Second, assessment of intubating conditions was performed using a different scale from that used in the studies by Durmus et al.9 and Mohammadreza and Azim.10 In fact, we used the standardized qualitative scoring system proposed by the consensus conference on GCRP in Pharmacodynamic Studies of Neuromuscular Blocking Agents in 1996 for the assessment of the intubating conditions.13 This scoring system was updated in 2005;19 however, we decided not to apply this more recent scoring system because of its lack of clarity and detail in comparison with the original edition. The scale described in 1996 was chosen for the assessment of the intubating conditions for the following two reasons: first, the criteria used in this scoring system are independent of the anatomical characteristics of the patients, contrary to other scales, including Cormack grade, for example; and, second, this standardized scale allows our results to be compared with those published in the literature, as it was previously applied in several studies assessing the intubating conditions under various induction sequences of anaesthesia.2,3,20,21 Thus, this standardized qualitative scoring system is more precise and reproducible than the scale used in the studies by Durmus et al.9 and Mohammadreza and Azim,10 probably explaining in part the discrepancy between our results and those published by these authors.
Through using an optimized induction sequence of anaesthesia taking into account the pharmacokinetic/pharmacodynamic parameters of thiopental and remifentanil so that tracheal intubation occurred at the effect-site peak concentration of both agents,22,23 as we also previously performed in a study assessing the IED95 of remifentanil when coadministered with propofol,21 we report a noticeably increased IED95 of remifentanil for providing excellent intubating conditions when coadministered with thiopental, compared with the IED95 of remifentanil (4 μg kg−1) when coadministered with propofol. Our results corroborate those of several previous studies reporting worse intubating conditions because of less muscular relaxation after administration of thiopental compared with propofol;7,24–26 however, some other authors have reported that thiopental rather than propofol provided more favourable intubating conditions without muscular relaxation,27 having assumed that excellent intubating conditions could be easily reached when combining remifentanil with thiopental.9,10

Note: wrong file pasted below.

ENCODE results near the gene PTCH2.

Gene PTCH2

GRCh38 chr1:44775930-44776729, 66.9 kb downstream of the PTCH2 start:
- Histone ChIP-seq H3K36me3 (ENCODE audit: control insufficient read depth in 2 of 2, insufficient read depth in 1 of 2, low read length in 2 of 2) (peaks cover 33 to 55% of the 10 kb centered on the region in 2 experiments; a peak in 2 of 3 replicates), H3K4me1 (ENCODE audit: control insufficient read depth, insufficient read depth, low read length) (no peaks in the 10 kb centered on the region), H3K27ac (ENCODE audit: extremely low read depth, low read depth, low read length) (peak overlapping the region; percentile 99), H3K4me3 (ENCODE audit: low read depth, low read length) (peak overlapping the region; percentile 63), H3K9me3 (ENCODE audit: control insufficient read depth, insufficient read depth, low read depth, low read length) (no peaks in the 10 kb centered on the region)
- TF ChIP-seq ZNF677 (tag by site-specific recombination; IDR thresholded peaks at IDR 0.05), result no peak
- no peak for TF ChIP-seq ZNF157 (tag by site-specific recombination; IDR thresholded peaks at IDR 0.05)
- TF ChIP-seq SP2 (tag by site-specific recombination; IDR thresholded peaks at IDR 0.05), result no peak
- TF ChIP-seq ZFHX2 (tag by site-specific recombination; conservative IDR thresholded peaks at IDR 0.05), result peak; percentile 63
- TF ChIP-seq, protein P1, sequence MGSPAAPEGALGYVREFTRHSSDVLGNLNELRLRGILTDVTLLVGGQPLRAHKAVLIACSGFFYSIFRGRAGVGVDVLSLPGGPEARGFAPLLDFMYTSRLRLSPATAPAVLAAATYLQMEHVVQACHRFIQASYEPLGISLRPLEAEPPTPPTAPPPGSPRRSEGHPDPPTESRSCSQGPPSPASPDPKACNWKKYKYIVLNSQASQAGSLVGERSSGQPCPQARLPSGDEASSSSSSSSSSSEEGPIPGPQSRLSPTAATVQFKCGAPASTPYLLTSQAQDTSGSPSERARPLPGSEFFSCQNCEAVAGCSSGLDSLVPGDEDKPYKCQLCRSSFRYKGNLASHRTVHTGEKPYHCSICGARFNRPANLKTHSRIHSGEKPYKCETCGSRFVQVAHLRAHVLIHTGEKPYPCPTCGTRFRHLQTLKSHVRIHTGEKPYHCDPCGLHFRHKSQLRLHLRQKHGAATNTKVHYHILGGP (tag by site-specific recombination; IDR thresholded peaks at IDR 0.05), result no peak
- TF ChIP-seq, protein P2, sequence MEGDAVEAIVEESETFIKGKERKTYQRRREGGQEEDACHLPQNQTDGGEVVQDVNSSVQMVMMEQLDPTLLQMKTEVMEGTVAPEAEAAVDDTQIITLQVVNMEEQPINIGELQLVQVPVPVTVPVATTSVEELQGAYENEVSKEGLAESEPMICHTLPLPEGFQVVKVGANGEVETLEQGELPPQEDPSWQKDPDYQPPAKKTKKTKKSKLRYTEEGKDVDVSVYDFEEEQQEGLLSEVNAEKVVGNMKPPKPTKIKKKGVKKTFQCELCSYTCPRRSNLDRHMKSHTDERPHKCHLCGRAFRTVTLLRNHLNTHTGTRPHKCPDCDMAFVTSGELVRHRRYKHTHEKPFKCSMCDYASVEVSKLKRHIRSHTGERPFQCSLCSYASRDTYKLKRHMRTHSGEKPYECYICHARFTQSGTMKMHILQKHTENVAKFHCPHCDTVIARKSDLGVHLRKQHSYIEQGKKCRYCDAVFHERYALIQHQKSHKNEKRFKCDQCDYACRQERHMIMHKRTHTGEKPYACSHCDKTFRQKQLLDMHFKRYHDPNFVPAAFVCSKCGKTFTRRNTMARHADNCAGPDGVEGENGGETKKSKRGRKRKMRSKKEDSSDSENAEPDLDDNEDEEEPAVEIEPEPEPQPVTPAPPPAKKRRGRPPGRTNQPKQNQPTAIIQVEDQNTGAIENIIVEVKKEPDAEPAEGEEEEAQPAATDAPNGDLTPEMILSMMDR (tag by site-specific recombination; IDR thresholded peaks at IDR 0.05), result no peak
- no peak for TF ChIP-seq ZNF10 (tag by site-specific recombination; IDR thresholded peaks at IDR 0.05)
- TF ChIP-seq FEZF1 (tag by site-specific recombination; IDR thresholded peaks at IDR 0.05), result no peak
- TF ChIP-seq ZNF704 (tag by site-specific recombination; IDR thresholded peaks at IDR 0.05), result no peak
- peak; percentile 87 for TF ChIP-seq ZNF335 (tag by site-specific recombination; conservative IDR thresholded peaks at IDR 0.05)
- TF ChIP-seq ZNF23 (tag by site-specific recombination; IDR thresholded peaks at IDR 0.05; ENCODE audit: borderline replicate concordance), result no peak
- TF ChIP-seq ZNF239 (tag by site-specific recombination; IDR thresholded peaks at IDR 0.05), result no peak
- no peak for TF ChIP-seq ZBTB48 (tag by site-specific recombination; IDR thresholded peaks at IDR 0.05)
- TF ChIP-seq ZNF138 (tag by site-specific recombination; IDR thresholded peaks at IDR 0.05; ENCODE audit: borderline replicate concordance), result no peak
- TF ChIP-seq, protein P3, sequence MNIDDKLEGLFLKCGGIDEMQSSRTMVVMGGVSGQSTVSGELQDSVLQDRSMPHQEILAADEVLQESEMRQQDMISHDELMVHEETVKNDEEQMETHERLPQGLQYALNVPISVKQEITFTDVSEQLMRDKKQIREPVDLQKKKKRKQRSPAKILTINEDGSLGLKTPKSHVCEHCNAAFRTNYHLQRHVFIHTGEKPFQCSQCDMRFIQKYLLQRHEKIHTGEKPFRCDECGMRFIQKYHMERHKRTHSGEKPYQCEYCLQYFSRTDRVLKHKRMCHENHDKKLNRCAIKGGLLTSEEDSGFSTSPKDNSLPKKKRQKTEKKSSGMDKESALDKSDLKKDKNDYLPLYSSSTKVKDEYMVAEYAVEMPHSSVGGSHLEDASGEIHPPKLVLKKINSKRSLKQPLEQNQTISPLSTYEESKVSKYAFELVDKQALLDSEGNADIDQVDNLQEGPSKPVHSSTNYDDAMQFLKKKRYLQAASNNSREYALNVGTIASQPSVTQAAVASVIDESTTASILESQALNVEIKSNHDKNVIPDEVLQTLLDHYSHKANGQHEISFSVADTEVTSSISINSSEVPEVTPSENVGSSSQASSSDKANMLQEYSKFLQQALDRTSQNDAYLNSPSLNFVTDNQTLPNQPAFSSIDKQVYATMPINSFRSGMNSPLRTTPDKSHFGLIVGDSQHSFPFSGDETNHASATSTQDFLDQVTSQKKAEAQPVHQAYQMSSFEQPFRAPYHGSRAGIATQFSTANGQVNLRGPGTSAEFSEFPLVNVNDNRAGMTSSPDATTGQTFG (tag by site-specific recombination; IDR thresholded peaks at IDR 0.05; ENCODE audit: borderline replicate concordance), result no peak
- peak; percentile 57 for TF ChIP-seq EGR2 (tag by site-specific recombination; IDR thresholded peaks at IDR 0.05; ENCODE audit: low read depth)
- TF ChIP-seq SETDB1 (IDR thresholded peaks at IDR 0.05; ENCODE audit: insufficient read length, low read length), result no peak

As the IED95 of remifentanil was more than 6 μg kg−1, we were unable to assess the haemodynamic tolerance of the IED95 of remifentanil combined with thiopental 5 mg kg−1. However, a significant decrease in HR was registered in group 6 μg kg−1, though no significant statistical difference was observed between groups during the study period.
No clinically significant muscle rigidity occurred in any of the groups. Muscle rigidity has been described after rapid infusion of a large dose of opioids.28 We, therefore, administered remifentanil over 60 s. However, muscular rigidity was not observed in previous studies with doses of remifentanil ranging from 1 to 4 μg kg−1 administered over 90 s, combined with thiopental 5 mg kg−1 or with propofol 2 mg kg−1.9,10,25 Moreover, alprazolam given 60 min prior to induction of anaesthesia may also have contributed to minimize the occurrence of muscle rigidity, as premedication with benzodiazepine is effective in preventing opioid-induced muscle rigidity.29
The IED95 of remifentanil for providing excellent intubating conditions when coadministered with thiopental was more than 7 μg kg−1, that is, noticeably larger than both the expected value and the IED95 of remifentanil when coadministered with propofol. Hence, our results question the use of thiopental for a relaxant-free protocol for anaesthesia requiring tracheal intubation.
The present study is supported solely by institutional sources.
No author has any conflict of interest to declare.
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Keywords:© 2010 European Society of Anaesthesiology
efficient dose; general anaesthesia; remifentanil; thiopental; tracheal intubation